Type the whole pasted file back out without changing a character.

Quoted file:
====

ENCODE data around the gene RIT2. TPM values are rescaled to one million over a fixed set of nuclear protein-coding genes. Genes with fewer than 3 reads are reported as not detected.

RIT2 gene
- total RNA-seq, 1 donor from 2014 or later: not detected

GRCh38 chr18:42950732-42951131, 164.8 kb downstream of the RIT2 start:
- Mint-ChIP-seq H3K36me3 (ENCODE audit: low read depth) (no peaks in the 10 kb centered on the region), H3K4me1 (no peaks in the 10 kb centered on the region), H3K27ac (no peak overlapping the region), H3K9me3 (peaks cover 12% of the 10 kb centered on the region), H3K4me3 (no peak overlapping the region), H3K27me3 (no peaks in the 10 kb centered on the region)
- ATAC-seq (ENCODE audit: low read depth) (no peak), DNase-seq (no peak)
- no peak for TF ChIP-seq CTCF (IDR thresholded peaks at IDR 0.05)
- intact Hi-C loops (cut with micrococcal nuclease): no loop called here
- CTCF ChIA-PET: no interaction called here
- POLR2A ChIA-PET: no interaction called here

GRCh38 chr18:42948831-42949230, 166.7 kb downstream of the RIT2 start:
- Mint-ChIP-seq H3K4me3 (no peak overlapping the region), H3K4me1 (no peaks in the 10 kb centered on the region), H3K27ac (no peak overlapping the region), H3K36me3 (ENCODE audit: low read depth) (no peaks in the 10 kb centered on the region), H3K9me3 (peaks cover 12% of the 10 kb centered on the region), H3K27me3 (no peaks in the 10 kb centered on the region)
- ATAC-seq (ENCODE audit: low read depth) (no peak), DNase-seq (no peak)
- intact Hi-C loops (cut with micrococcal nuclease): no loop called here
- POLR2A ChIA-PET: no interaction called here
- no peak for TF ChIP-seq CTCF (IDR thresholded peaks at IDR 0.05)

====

ENCODE data around the gene RIT2. TPM values are rescaled to one million over a fixed set of nuclear protein-coding genes. Genes with fewer than 3 reads are reported as not detected.

RIT2 gene
- total RNA-seq, 1 donor from 2014 or later: not detected

GRCh38 chr18:42950732-42951131, 164.8 kb downstream of the RIT2 start:
- Mint-ChIP-seq H3K36me3 (ENCODE audit: low read depth) (no peaks in the 10 kb centered on the region), H3K4me1 (no peaks in the 10 kb centered on the region), H3K27ac (no peak overlapping the region), H3K9me3 (peaks cover 12% of the 10 kb centered on the region), H3K4me3 (no peak overlapping the region), H3K27me3 (no peaks in the 10 kb centered on the region)
- ATAC-seq (ENCODE audit: low read depth) (no peak), DNase-seq (no peak)
- no peak for TF ChIP-seq CTCF (IDR thresholded peaks at IDR 0.05)
- intact Hi-C loops (cut with micrococcal nuclease): no loop called here
- CTCF ChIA-PET: no interaction called here
- POLR2A ChIA-PET: no interaction called here

GRCh38 chr18:42948831-42949230, 166.7 kb downstream of the RIT2 start:
- Mint-ChIP-seq H3K4me3 (no peak overlapping the region), H3K4me1 (no peaks in the 10 kb centered on the region), H3K27ac (no peak overlapping the region), H3K36me3 (ENCODE audit: low read depth) (no peaks in the 10 kb centered on the region), H3K9me3 (peaks cover 12% of the 10 kb centered on the region), H3K27me3 (no peaks in the 10 kb centered on the region)
- ATAC-seq (ENCODE audit: low read depth) (no peak), DNase-seq (no peak)
- intact Hi-C loops (cut with micrococcal nuclease): no loop called here
- POLR2A ChIA-PET: no interaction called here
- no peak for TF ChIP-seq CTCF (IDR thresholded peaks at IDR 0.05)